Searching for inspiration as a writer can be downright grueling. It is especially frustrating when writers know where they want to go with the plot but need help with how to carry it out.

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It's Been Awhile…

I know I have neglected posting fresh content lately, but stay with me.  I have more on the way, but in the mean time please sign up for my newsletter here.  That is the best way to stay informed and up-to-date on my writings.  As always, if you are reading this and enjoy fantasy, you can find my first short story free on smashwords to get a taste of my writing style.

What inspired you to write?

When posed with this question, I internally stammer, my mind races, and I feel like a bit of a fool. Such a question should be easy enough to answer right? I mean, after all, I am a writer, and explaining to someone else why I write should be one of the easiest things for me to do, but it isn’t. Sure there are many factors that contribute to my purpose for writing, but none of them are stand-alone reasons for why I write. It is strange, but I cannot answer the question in a simple sentence or two. So here is my lengthy response to what should be an easy question.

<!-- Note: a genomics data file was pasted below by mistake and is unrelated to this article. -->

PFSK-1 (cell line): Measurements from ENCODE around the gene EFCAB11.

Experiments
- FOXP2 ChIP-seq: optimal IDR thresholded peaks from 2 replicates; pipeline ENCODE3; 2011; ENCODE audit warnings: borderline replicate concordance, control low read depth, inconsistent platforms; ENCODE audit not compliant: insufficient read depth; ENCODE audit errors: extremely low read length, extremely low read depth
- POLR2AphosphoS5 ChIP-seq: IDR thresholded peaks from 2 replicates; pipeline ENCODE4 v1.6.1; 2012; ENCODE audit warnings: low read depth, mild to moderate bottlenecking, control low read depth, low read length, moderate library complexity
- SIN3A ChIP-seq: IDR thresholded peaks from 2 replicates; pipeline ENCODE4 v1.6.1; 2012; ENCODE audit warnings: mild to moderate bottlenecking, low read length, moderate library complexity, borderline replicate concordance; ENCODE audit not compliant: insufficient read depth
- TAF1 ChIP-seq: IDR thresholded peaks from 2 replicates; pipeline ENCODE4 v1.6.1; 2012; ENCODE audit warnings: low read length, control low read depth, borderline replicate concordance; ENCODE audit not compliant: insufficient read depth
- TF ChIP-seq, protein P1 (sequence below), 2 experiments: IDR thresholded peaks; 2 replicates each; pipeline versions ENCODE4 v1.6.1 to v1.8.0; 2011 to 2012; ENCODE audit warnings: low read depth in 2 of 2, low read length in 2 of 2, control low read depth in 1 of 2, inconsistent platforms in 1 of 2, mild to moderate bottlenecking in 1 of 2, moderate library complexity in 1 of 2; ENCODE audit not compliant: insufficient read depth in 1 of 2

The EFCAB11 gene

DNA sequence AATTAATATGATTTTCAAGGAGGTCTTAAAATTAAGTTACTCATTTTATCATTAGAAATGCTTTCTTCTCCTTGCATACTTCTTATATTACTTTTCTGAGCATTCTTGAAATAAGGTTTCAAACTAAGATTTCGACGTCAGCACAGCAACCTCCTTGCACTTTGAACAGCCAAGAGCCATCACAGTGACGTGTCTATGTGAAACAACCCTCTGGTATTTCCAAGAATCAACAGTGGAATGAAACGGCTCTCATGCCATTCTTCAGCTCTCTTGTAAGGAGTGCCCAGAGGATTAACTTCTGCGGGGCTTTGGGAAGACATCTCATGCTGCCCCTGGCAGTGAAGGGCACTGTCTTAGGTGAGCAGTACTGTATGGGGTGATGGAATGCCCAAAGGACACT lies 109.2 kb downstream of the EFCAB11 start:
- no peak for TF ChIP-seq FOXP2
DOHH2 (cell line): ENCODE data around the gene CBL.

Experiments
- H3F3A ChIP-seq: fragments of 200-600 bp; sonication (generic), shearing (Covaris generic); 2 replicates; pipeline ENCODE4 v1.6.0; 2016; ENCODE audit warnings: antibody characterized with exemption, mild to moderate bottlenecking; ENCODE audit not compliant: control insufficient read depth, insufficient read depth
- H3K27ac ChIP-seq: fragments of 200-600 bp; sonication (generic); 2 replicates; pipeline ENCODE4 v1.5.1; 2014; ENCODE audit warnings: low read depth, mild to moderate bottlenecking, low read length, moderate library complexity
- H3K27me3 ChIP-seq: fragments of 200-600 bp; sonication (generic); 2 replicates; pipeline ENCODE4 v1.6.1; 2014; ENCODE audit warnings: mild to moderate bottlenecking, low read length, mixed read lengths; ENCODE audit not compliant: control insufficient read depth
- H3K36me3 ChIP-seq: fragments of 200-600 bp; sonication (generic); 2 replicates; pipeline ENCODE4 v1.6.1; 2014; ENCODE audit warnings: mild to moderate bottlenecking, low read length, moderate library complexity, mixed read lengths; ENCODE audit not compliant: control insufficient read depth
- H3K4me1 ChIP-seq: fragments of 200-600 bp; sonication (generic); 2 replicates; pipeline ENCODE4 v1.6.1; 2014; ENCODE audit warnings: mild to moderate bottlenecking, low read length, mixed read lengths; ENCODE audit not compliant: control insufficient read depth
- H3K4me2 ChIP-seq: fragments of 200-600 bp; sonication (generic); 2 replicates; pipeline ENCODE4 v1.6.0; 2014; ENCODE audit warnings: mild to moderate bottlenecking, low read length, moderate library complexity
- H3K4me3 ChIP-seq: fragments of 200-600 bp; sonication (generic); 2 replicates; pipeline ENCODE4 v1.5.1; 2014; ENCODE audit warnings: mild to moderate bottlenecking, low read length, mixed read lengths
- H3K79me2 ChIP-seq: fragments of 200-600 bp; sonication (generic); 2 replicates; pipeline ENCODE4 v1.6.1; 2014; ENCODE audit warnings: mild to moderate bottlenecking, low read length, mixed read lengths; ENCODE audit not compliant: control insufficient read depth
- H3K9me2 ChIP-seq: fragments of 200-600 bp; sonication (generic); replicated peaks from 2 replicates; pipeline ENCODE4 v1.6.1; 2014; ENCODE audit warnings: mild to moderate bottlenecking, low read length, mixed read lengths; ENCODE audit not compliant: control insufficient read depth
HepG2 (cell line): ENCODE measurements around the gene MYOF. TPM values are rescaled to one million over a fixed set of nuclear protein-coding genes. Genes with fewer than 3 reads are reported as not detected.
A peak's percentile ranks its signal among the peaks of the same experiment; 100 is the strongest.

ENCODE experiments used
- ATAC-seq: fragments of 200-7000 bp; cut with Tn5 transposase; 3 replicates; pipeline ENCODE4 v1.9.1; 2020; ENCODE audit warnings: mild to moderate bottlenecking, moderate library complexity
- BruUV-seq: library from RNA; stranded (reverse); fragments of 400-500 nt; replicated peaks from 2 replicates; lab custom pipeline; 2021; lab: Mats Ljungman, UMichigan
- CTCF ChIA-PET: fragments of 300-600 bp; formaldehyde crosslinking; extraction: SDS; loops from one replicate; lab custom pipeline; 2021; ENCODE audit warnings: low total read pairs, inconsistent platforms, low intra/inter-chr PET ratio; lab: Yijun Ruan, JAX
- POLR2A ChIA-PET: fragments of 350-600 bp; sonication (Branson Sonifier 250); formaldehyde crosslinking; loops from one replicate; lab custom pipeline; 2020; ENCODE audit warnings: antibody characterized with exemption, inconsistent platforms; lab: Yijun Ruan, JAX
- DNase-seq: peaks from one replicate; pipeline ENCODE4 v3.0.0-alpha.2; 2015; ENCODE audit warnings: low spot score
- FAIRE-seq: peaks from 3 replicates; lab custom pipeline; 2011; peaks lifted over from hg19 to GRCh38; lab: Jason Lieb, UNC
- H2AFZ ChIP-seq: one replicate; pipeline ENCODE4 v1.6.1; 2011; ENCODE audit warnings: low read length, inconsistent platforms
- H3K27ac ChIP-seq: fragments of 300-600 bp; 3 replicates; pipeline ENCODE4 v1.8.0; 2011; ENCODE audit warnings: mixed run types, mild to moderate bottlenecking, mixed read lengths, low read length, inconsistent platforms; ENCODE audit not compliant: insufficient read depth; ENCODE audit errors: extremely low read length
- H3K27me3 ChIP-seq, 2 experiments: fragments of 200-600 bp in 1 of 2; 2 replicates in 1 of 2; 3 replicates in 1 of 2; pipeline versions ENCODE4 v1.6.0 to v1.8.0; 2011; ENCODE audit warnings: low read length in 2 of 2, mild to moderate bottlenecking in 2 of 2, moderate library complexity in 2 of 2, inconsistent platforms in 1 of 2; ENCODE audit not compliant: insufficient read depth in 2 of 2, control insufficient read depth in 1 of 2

The main force that drives me to write every single day is a calling. Even if I do not feel inspired, even if I do not exactly feel like writing, I feel like there is a small hole in my soul if I neglect my writings. Writing is a part of me, like a hand or a nose. If I ignore that part of me, I don’t feel whole.

I have been inspired by Tolkien, Star Wars, random fantasy movies on the Sci-Fi (now SyFy) channel, and a few TV shows. I even found inspiration in areas I did not expect, such as dramas, comedies, and instrumental music. For me, the world is just spewing with inspiration. My inspiration comes from not just from fiction and music, but my faith and relationships as well. My son alone is a source for so much inspiration.

Like many other writers of speculative fiction, I live in the “what if” world. What I mean by this is how many people wonder what would happen if a squadron Laat/i Republic Gunships (from Star Wars) came down and confronted an orc horde. This type of thing makes play time with my son more interesting too because he and I both like to imagine and pretend.